Quebec City Travel Guide
Quebec City © Rennett Stowe
Small cafés and cosy restaurants, charming boutiques, lively terraces, elegant squares, theatres and museums, street buskers and mimes all contribute to the charm and ambience of historic Old Quebec, the cradle of French civilisation in North America and still notably European in spirit. Perched on top of Cap Diamant, overlooking the St Lawrence River, Quebec City was first settled by the French in 1608, named for a native Algonquin word meaning 'where the river narrows'. The ambience, lively spirit, high safety rating, and a comfortable blend of past and present make this provincial capital city worthy of its status as one of the top cultural destinations in the world.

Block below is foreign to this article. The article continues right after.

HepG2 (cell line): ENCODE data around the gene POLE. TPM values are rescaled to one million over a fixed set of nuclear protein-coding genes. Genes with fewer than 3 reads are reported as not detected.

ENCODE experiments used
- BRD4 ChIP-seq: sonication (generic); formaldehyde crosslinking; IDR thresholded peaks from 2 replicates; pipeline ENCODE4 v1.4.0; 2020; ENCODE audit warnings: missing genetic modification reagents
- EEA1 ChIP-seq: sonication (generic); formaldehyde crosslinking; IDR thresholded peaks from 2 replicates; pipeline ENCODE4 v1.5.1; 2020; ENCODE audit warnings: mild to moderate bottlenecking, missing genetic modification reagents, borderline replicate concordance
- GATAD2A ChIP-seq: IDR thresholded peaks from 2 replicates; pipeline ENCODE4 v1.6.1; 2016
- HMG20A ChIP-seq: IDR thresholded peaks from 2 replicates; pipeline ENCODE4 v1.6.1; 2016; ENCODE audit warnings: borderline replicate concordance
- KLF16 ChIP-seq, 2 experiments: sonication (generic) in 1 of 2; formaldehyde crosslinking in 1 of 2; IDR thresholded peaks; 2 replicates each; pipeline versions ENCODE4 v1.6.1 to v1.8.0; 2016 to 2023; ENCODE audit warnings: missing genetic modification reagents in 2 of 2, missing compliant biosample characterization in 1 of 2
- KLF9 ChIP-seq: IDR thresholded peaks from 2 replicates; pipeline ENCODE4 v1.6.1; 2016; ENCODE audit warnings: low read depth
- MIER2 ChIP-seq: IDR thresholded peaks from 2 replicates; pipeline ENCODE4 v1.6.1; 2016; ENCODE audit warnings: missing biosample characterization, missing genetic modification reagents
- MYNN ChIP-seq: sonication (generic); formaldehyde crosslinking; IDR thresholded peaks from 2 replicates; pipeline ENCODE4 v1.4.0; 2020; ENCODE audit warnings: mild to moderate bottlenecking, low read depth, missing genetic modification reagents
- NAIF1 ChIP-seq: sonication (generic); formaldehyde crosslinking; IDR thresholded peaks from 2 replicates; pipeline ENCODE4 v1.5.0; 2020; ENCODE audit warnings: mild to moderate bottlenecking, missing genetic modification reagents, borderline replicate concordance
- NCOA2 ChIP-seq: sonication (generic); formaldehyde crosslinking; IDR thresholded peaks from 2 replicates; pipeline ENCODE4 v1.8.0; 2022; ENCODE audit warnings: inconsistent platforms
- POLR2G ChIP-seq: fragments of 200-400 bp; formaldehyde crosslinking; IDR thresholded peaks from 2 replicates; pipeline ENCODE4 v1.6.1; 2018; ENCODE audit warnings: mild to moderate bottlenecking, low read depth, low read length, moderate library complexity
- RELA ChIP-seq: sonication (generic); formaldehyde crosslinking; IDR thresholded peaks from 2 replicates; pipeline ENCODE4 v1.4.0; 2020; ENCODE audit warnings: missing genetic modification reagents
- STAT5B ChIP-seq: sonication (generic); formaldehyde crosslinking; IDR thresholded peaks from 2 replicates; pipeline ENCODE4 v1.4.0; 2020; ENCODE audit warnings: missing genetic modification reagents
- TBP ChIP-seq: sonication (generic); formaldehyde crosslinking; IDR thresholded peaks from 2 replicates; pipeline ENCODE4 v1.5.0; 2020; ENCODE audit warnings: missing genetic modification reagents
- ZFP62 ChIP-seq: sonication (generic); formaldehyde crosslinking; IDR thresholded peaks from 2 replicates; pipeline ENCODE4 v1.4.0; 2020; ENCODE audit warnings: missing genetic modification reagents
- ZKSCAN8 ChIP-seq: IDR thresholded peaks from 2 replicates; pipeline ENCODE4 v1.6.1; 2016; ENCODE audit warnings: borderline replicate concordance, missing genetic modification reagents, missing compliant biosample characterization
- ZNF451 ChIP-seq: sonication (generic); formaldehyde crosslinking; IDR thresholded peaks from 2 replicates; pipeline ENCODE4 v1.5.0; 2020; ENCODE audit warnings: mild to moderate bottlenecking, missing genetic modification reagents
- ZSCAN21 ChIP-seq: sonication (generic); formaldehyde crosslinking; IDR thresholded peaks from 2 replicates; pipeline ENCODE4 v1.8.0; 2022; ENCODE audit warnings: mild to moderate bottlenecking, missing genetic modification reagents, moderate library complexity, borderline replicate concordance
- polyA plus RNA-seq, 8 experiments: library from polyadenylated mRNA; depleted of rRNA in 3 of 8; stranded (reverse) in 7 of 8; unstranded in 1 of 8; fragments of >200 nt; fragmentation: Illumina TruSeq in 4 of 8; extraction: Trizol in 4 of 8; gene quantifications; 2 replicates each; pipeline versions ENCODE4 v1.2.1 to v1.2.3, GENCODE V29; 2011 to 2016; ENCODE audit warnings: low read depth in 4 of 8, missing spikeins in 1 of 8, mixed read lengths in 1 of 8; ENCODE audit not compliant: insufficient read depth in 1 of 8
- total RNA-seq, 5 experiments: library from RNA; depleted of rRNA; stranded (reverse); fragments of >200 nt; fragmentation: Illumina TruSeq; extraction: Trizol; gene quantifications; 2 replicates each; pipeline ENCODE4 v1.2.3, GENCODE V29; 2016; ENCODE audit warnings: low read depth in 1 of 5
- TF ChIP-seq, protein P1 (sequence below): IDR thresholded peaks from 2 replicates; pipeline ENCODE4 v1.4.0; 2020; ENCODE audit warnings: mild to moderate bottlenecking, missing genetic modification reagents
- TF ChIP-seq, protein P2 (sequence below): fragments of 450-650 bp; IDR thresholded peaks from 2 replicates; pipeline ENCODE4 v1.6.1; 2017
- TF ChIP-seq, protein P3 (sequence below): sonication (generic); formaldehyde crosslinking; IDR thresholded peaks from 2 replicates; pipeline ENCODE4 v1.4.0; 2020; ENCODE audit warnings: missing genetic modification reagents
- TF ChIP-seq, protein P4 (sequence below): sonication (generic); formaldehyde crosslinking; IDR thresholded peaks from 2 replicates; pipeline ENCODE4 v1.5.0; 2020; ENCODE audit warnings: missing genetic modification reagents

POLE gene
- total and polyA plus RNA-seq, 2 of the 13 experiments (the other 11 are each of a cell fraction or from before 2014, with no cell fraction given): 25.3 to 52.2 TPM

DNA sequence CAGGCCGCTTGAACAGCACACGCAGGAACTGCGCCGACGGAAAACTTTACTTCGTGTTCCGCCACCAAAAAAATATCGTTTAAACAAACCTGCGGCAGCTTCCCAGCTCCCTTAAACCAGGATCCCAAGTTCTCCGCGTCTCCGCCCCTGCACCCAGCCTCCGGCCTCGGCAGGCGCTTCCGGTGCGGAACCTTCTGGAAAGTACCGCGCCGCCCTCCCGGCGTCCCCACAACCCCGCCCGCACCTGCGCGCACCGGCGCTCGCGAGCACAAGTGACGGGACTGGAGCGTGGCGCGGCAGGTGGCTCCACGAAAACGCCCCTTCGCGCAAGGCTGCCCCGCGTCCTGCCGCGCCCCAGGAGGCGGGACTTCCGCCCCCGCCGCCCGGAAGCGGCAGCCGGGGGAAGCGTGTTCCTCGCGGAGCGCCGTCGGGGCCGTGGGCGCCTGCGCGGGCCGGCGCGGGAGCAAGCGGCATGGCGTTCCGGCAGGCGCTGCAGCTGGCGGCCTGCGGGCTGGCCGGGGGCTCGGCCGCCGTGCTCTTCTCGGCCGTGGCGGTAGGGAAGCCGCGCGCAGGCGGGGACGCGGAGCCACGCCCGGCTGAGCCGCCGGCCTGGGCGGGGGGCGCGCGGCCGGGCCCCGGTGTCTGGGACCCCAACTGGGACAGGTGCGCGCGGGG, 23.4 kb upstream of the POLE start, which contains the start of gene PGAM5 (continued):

Despite having been ceded to the British in 1759, the city's population of more than half a million are today 95 percent French-speaking, lending a definite 'joie de vivre' and French elegance to the atmosphere. About four million visitors are drawn to Quebec City each year, to savour this unique charm, the famed Quebec gourmet scene, and the beauty of the historic Old City where winding cobbled streets are lined with 17th and 18th-century stone houses and churches, bewitching parks, elegant squares, and numerous monuments. The city is included on UNESCO's World Heritage List and is one of the only fortified cities in the Americas.
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